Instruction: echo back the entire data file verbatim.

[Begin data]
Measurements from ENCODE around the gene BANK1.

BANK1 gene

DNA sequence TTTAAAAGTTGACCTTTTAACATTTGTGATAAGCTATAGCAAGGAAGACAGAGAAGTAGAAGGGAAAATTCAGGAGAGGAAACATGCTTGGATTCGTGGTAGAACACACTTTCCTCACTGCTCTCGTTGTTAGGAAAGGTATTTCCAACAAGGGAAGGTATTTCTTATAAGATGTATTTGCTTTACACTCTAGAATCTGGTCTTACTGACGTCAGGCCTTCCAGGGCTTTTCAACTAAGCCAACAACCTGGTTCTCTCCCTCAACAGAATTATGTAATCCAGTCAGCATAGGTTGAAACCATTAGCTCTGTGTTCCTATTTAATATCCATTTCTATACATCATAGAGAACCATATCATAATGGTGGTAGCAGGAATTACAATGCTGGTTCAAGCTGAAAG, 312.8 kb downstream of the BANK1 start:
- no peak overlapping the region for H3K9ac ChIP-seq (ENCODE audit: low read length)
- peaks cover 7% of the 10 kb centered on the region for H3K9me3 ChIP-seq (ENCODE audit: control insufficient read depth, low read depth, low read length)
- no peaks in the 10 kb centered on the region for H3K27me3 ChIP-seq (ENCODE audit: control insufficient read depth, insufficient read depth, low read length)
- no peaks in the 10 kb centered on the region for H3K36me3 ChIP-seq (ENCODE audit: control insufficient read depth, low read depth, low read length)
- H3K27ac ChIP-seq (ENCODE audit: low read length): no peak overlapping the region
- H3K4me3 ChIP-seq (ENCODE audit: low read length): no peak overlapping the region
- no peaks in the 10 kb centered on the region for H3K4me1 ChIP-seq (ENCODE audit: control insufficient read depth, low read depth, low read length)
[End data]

Measurements from ENCODE around the gene BANK1.

BANK1 gene

DNA sequence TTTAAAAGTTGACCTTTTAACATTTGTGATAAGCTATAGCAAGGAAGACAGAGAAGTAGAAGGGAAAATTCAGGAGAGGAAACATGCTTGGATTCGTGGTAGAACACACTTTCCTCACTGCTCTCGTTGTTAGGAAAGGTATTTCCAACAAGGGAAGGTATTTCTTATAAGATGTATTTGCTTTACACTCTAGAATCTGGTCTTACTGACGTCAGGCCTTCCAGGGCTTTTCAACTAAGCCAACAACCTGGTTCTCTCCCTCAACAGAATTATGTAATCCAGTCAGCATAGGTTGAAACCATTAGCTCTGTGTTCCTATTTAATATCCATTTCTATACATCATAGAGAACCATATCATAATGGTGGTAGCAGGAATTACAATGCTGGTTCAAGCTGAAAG, 312.8 kb downstream of the BANK1 start:
- no peak overlapping the region for H3K9ac ChIP-seq (ENCODE audit: low read length)
- peaks cover 7% of the 10 kb centered on the region for H3K9me3 ChIP-seq (ENCODE audit: control insufficient read depth, low read depth, low read length)
- no peaks in the 10 kb centered on the region for H3K27me3 ChIP-seq (ENCODE audit: control insufficient read depth, insufficient read depth, low read length)
- no peaks in the 10 kb centered on the region for H3K36me3 ChIP-seq (ENCODE audit: control insufficient read depth, low read depth, low read length)
- H3K27ac ChIP-seq (ENCODE audit: low read length): no peak overlapping the region
- H3K4me3 ChIP-seq (ENCODE audit: low read length): no peak overlapping the region
- no peaks in the 10 kb centered on the region for H3K4me1 ChIP-seq (ENCODE audit: control insufficient read depth, low read depth, low read length)